The researcher and a contact teacher started the recruitment process by distributing written research information and an initial information sheet to the children. The children were asked to give the material to their parents for discussion. The material included phone numbers and other contact information of the research team. Families were encouraged to contact the researcher for any queries. Those who were willing to participate in the study brought the initial information sheet and the signed consent back to the teacher who forwarded these to the researcher. After these preliminaries, the researcher met the children during a school day, handling the individually programmed accelerometer devices to the children. The researcher also educated the children about the study procedures.
Initial information sheet and the activity diary
The initial information sheet contained questions about demographic data (namely, age, weight, and height) and was filled in by parents. This data was used to program the devices for each child individually prior to the study time during which the participants also filled an activity diary together with their parents. In particular, the children recorded the times they had the accelerometers on and off. This procedure ensured accurate timings, more efficient data handling, and evaluation of the discrepancies in the processed data . If a child did not record the wearing time in his or her diary, the corresponding activity times were defined according to the times Actigraph had registered movement.
Fitbit One and Actigraph devices
Fitbit One activity monitor is a triaxial accelerometer that estimates step count, distance traveled, calories burned, stairs climbed, active time, and sleep time. The weight of the device is 8 g. The data from the tracker is wirelessly uploaded to the software via Bluetooth .
ActiGraph wActisleep-BT provides data on PA and sleep/wake condition. ActiGraph wActisleep-BT estimates raw acceleration, steps taken, energy expenditure, PA intensity, metabolic equivalent rates, subject position, total sleep time, sleep efficiency, and ambient light levels. The weight of the device is 19 g. To see and analyze the data from wActisleep-BT, a so-called ActiLife software is needed. Bluetooth is used for synchronization . Based on the manufacturer’s information, the ActiGraph wActisleep-BT device in research use is identical with a better-known model, wGT3X-BT. However, wGT3X-BT does not include the sleep functions.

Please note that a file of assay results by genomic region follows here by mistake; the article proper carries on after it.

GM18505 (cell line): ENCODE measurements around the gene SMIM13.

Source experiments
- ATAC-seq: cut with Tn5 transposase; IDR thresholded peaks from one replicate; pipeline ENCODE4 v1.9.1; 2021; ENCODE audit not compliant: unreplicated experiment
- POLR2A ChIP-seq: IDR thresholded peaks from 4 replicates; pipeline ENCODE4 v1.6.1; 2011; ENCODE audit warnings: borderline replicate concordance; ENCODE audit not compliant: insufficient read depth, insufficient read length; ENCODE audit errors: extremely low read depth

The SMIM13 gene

The participants carried the two waist-worn accelerometers (Fitbit One and Actigraph) during five consecutive days, from Wednesday to Sunday. This time period was chosen based on a recommendation that at least one day from a weekend should be included for gathering accelerometer data recorded by school children. [21, 22]. Regarding the length of data gathering periods, a minimum of four days is considered acceptable , and even three days may be satisfactory in case of young children [6, 24]. Both activity monitors were set to collect data in one min epochs. The choice was necessary as Fitbit One does not allow changing the predefined recording epoch.
The collected dataset had to be processed by excluding observations from participants whose devices were found to be faulty during the study time. The defects were related to the Fitbit One device clocks, which stopped randomly for a few minutes or even for a few hours. These defects prevented pairing with the corresponding Actigraph devices. Two defective Fitbit One products were identified. These were worn by seven participants. Furthermore, one participant had to be excluded because the associated devices did not record any activity during the third day. All in all, the devices and recordings from 26 participants were qualified for the data analysis.
For comparing the recordings, the step counts were scaled to hourly averages. This scaling was necessary because the individual sample sizes varied from a participant to another due to the measurement periods reported in the activity diaries. Given this scaling, the classical Bland–Altman plot  was used to assess the mean bias and the limits of agreement.
The mean age of participants (n = 26, 15 boys, 11 girls) was 9.6 years. The participants’ mean height was 140 cm (with a range 132–150 cm) and mean body weight was 34 kg (range 26–50 kg). The mean body mass index for children was 22.1 (range 17.8–29.5).
The wear-time (per-subject sample sizes) varied due to the different time periods reported by the children in their activity diaries. On average, 3581 min were recorded by each child. The range varied from 2889 to 3925 min.
There was a linear trend between the differences and the means; increasing mean physical activity (step counts) increased the measurement difference between the two devices. For examining this trend further, the observations were classified into sedentary (0–100 counts per minute), light (101–2295 counts per minute), moderate (2296–4011 counts per minute), and vigorous (over 4 012 counts per minute) activity. These activity intensity classes were chosen since they have performed well for classifying physical activity intensity of young children . The fourfold grouping further illustrated that the disagreement increases as the activity intensity increases.
Lastly, it must be mentioned that all Actigraph devices were technically functioning, but two defective Fitbit One products were identified during the study.